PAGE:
There are many temptations to organize our life around the experience of earlier trauma. But that may shortchange the future—which starts by our envisioning something better.
It’s not past experience that keeps people stuck but the habits
developed to cope with it. By Noam Shpancer, Ph.D.
“The past is never gone. It is not even past” wrote William Faulkner. The statement may be truest with regard to past adversity. Negative events echo loudly inside our psychic architecture.
The reason is evolutionary. If a tiger attacked you in the forest, you’d do better, survival-wise, not to forget about it, lest you venture again into the forest unprepared. In addition, our brain has evolved to seek order in the environment—to make sense of things—because we’re less vulnerable if we understand what’s going on. Adverse events disrupt the existing order, introducing an element of chaos and senselessness. Our brain is compelled to return to the site of the trauma to try to “solve the case,” piece together the narrative, and restore order to the world.
Little wonder, then, that people find moving on from past adversity difficult. Or that therapists often seek to help clients deal with current troubles by relating them back to early distress. Attributing current difficulties to past trauma restores order to the narrative, providing a reassuring clarity.
Yet organizing a self-story around past trauma carries risks. For one, such a story may be factually inaccurate. The path from early experience to adult outcome is neither direct nor clear. (If early adversity led you to a habit of drinking, are your current problems caused by early adversity or by drinking?) Specific early experiences cannot readily explain specific current behaviors, and those who experience similar early circumstances are unlikely to share similar symptom profiles in adulthood. Additionally, traumatic experiences happen in context, and the contexts in which they occur are bound to include other risk factors, making it difficult to ascertain the traumatic event’s unique contribution to later outcome.
Moreover, the notion that current troubles are caused by past trauma creates a market for finding trauma in one’s past. We thus risk assigning the trauma label to any upsetting, angering, challenging, or disappointing experience. Stretching the trauma label to cover generic life challenges or trivial negative events amounts to a form of emotional grade inflation, diluting the meaning of the term. If everyone has been traumatized, then the construct of trauma loses its utility in describing meaningful variations in lived experience.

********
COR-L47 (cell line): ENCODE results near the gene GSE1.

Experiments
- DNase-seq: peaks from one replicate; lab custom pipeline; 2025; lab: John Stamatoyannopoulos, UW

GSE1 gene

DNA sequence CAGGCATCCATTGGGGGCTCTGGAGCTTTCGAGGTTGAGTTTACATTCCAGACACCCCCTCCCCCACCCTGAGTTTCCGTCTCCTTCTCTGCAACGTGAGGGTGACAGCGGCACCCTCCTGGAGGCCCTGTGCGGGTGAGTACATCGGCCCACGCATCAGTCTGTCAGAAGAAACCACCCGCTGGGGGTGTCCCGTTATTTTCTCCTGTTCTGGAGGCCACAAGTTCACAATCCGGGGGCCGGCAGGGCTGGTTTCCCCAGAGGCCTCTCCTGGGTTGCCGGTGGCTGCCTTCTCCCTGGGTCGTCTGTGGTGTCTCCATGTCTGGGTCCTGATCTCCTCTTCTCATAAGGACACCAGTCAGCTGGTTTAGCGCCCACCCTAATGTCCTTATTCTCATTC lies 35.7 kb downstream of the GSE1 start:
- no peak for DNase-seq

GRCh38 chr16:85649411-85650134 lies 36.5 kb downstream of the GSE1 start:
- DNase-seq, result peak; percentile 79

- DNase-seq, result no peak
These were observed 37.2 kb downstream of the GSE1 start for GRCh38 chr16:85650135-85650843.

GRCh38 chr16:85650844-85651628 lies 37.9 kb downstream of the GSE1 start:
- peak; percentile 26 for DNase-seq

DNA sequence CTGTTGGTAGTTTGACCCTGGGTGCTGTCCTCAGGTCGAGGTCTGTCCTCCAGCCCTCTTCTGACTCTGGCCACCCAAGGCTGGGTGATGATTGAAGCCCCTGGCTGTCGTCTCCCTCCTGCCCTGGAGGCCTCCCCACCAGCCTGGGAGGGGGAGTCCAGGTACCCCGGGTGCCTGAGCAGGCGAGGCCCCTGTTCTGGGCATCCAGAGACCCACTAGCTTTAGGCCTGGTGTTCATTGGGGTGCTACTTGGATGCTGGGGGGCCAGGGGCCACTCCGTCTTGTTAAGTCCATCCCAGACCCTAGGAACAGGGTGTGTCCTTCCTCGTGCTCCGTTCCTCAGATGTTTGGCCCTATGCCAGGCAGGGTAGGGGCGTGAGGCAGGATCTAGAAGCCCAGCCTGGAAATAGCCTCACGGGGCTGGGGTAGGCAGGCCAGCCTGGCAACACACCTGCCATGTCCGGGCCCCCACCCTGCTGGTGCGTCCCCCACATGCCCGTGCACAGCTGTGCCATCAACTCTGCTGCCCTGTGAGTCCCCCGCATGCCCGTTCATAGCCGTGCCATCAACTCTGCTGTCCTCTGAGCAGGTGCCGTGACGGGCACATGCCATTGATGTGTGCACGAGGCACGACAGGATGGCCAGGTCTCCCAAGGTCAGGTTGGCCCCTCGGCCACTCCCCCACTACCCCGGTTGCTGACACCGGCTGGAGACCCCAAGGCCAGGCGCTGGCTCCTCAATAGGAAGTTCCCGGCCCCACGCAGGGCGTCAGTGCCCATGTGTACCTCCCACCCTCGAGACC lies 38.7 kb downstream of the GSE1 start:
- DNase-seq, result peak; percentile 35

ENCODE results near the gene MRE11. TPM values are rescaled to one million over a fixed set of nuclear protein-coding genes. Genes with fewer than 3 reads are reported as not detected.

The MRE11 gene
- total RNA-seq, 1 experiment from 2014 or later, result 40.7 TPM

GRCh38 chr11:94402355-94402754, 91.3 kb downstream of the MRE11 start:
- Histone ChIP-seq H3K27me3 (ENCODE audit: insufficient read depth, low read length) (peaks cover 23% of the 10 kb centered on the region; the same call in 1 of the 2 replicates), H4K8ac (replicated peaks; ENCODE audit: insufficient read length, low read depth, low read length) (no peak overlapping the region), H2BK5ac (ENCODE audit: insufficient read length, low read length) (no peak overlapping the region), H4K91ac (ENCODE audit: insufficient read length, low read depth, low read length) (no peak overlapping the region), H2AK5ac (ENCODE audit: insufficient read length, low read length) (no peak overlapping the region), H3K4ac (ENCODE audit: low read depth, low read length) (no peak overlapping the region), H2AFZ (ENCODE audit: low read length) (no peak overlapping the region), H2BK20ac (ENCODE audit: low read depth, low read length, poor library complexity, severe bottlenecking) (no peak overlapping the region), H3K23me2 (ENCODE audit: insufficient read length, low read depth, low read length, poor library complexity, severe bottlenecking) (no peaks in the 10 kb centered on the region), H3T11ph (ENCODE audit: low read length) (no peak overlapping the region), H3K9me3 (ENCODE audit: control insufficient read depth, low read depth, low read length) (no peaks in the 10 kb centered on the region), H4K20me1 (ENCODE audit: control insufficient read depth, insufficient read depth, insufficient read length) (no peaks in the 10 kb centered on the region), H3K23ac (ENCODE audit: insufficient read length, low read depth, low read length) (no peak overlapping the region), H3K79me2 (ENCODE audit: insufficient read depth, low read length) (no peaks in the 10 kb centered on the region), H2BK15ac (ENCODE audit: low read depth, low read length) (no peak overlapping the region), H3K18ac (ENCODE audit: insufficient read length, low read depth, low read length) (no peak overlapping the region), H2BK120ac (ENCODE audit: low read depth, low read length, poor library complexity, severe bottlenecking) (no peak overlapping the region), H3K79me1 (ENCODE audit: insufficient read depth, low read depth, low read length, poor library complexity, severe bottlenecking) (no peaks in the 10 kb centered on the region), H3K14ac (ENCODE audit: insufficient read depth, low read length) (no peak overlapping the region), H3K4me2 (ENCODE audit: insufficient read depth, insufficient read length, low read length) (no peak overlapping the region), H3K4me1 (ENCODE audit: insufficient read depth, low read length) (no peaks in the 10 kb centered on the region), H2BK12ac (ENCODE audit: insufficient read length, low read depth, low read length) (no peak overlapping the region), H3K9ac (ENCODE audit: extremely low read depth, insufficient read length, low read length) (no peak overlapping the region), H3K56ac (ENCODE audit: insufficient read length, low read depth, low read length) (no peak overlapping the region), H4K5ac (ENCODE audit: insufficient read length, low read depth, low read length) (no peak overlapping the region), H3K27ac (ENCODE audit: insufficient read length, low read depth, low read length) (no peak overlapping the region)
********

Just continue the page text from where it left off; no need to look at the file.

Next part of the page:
In addition, focusing on trauma in appraising our (or others’) life amounts to framing existence in terms of its brokenness. There’s brokenness to every life. Yet making trauma someone’s defining feature reduces them to their injury. That’s spiritually deflating, psychologically unhelpful, and factually inaccurate. Human beings are more than the sum of their hurts.
Ironically, a trauma-centered narrative itself may make moving on from trauma difficult. Attaching one’s identity to past trauma provides relief by anchoring our sense of self in a coherent narrative amidst the storm of existence. Yet, once the story of “my trauma” becomes the story of “me,” moving on from it may feel like self-negation.
Therefore, moving on from past adversity often requires a shift in how we perceive ourselves. Specifically, we may benefit from shifting our self-focus to our strengths and assets. This is not an act of denial or an excursion into “positive thinking” but a useful and fair correction.
First, the default position for human beings is resilience, not fragility. Our odds of overcoming adversity are generally greater than our odds of succumbing. Second, framing identity in terms of our strengths is psychologically empowering. At the job interview, you talk about your strengths first because anchoring your narrative in your strengths improves the odds that you will be perceived, and